Having cash helps us sleep at night. It allowed us to survive my husband’s job loss, sick pets, and car troubles. Saving money doesn’t come naturally to us, but memories of having $100 dollars in the bank with a mountain of debt kept us motivated.
I don’t feel good unless I’m growing and being challenged and learning new things.
I was set on learning everything so I could beat these banks at their own game.
I’m building a habit and I recognize that I will have to work on mindset every single day.
Money is easy to spend and hard to save. But there are a few things you could do to make it a little bit easier to save money.
We are here to help you continue your debt journey… because it can be a long one!
About 78% of full-time workers are living paycheck to paycheck, according to a recent poll, even while earning a decent salary. However, since they do not know what exactly they are spending on, most people end up throwing away money that could have been saved.
I realized that I didn’t want to spend my money on frivolous items that brought no value to my family.
Often, the very worst thing that you can imagine happening to you (that doesn’t involve death or destruction, that is) can be such a turning point in your life, if you let it. For our family, the layoffs spotlighted our financial insecurity.
When I first heard about the Money Middletons concept, I knew that it was exactly the piece our community has been missing; a place to bring together those of us living and breathing personal finance and the pursuit of financial freedom while also dealing with the struggles that come from getting there on a more moderate income.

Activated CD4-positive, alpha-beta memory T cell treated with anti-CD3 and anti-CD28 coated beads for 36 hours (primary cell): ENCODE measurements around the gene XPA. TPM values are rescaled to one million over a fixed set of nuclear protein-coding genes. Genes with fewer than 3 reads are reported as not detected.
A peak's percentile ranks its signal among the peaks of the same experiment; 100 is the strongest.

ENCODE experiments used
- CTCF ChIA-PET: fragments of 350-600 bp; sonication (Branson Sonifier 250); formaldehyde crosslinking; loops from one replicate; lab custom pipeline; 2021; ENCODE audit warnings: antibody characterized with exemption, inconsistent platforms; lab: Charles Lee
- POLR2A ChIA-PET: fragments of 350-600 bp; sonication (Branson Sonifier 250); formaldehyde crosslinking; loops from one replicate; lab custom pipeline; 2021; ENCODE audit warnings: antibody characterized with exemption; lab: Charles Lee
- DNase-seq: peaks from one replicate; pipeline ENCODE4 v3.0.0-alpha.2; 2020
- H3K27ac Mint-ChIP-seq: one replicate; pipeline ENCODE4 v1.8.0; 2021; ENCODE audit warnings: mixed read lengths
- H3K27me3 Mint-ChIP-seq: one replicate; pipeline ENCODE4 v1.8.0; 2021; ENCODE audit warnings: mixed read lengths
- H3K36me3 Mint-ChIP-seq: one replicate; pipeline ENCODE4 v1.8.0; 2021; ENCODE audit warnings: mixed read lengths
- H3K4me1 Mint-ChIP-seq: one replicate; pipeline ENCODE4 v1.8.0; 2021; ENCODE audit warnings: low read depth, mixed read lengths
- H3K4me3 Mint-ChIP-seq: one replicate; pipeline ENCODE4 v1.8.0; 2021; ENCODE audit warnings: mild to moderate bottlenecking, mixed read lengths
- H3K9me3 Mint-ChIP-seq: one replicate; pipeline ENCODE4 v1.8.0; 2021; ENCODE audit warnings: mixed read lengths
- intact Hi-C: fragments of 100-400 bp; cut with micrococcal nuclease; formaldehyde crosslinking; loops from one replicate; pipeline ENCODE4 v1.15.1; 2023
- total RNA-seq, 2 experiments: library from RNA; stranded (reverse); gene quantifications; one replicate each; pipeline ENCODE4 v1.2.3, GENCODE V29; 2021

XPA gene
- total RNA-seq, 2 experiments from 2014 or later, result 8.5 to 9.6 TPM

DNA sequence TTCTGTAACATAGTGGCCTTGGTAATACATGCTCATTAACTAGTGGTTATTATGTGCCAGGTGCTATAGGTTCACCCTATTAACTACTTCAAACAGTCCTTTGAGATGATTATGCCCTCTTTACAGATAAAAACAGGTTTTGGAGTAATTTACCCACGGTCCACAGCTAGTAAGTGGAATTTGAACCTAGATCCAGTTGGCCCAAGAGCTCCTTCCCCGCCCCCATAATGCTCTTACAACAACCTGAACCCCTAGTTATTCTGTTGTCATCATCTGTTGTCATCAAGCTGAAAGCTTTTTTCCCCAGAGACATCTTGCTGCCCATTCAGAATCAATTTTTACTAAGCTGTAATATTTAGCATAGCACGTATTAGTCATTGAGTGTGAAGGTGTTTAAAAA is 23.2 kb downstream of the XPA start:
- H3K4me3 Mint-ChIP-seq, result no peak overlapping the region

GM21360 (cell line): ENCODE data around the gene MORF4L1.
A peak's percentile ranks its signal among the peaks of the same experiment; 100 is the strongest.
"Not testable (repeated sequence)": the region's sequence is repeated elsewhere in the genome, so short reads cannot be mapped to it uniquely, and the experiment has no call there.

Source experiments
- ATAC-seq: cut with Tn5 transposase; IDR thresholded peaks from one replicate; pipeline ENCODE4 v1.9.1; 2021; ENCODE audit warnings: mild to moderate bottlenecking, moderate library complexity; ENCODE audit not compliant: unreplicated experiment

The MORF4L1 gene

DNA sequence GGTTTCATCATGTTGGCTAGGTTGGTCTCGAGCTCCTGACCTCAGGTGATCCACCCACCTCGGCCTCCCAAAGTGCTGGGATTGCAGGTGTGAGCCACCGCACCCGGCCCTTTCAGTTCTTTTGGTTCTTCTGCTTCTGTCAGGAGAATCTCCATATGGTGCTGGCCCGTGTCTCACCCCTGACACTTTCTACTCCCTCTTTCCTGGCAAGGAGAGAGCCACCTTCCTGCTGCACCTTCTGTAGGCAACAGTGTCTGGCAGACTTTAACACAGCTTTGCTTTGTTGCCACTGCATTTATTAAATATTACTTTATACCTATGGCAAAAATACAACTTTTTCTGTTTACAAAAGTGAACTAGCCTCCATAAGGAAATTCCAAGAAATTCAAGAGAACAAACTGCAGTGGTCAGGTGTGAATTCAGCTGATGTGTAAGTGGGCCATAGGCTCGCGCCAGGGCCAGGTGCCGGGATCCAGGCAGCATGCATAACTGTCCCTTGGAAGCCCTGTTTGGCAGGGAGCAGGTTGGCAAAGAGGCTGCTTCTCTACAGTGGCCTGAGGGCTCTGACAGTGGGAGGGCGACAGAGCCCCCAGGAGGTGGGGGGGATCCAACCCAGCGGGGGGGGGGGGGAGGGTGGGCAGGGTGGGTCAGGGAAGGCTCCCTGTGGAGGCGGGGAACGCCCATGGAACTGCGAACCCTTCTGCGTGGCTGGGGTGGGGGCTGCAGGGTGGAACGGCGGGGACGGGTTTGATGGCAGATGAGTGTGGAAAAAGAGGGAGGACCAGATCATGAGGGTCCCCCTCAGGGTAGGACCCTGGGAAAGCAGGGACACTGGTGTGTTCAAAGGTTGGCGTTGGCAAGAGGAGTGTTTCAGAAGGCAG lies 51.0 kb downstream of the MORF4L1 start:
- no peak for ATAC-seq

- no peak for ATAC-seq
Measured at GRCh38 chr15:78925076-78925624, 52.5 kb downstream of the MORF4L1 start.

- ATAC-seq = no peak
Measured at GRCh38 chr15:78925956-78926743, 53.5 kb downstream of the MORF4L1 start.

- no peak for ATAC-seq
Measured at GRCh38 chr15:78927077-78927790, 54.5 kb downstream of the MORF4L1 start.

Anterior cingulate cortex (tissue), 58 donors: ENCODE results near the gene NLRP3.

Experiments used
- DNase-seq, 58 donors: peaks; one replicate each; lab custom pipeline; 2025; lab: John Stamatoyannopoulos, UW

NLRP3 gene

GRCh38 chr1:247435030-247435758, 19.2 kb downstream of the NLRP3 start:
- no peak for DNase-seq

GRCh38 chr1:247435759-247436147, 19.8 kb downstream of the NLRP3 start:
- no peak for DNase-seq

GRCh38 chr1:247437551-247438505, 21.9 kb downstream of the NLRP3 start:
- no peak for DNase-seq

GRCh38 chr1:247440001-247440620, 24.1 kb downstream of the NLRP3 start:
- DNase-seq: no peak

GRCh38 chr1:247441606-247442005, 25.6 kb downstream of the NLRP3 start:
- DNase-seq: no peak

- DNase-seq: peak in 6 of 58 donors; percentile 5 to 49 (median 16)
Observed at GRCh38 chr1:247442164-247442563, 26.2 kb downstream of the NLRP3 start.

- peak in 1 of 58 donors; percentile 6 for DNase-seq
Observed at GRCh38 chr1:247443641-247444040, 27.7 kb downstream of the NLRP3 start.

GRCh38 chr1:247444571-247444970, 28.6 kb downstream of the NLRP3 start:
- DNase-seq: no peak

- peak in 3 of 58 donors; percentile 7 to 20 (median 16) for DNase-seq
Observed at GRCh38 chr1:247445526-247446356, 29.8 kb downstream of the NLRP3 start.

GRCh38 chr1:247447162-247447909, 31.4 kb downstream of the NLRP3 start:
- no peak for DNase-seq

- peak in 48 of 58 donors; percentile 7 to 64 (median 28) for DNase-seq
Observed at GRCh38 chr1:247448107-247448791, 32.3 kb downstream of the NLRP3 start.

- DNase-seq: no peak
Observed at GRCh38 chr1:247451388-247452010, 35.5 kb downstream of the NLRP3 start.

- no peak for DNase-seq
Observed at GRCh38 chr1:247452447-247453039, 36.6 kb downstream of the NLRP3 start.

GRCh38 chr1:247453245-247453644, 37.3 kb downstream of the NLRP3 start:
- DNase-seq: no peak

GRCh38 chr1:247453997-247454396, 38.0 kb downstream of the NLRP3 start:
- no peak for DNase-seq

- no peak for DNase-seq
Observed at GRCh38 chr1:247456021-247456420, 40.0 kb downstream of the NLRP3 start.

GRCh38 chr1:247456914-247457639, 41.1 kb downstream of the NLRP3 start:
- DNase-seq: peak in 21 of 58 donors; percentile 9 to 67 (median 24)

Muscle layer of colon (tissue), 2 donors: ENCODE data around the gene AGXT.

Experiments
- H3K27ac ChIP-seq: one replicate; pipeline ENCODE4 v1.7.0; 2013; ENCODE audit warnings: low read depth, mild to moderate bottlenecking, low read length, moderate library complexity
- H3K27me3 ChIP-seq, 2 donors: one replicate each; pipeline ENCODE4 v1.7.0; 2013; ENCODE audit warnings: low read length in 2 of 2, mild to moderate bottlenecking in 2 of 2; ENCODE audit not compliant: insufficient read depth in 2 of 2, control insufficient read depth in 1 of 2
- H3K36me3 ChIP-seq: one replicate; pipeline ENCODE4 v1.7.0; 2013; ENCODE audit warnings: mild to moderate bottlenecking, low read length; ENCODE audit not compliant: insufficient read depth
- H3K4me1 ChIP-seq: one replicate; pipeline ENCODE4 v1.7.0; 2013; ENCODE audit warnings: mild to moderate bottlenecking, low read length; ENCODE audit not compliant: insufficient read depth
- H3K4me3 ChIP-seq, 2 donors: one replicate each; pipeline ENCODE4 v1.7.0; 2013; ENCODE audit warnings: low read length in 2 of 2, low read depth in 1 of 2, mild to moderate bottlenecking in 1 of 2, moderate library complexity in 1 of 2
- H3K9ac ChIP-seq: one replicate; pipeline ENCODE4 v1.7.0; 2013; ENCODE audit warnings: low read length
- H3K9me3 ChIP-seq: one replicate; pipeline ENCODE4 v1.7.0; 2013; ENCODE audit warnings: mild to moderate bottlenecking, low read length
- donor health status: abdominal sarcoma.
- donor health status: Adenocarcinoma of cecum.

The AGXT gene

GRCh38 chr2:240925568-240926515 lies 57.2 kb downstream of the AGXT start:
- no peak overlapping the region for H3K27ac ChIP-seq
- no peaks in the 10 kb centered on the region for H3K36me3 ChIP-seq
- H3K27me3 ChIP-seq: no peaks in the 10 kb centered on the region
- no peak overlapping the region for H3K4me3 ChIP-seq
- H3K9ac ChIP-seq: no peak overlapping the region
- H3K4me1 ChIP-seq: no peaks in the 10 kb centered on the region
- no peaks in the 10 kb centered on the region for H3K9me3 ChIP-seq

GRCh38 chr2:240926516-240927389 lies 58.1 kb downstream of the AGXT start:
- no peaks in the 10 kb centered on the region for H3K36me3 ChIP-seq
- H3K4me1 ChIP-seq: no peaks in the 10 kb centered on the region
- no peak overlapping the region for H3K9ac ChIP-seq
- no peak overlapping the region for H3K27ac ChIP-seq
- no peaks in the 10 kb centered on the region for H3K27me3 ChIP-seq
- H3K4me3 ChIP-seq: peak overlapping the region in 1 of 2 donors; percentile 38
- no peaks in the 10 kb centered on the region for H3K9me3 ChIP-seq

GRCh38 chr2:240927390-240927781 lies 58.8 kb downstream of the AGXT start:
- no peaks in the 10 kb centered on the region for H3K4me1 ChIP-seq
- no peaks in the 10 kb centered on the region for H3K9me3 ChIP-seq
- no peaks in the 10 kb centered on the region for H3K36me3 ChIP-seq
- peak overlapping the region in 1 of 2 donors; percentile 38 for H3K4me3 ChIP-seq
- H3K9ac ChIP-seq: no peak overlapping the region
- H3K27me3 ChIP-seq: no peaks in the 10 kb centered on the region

The season of giving is upon us! Whether you’re considering giving away some of your money, some of your time, or even something else, …
Most young couples that I know are at least intrigued by the possibility of living a single-income lifestyle. Many of them feel that it just can’t be done with the cost of living, payments, education etc. and so they just accept the way that things are. This post is written as an encouragement to anybody who is considering becoming a one-income family.
In its simplest form, a budget is designed to help you stop spending money on the things you don’t value and allow you to spend money on the things that you do value.
In a system that is all about growing the gap, I can’t think of a stranger practice than taking all that time and effort to put yourself ahead with dollars, just to eat them back up a few cents at a time.
I soon discovered that not only was I spending significantly more than I estimated on food, but also that I would be unable to hit any savings goals until I was ready to be more deliberate in my spending on food.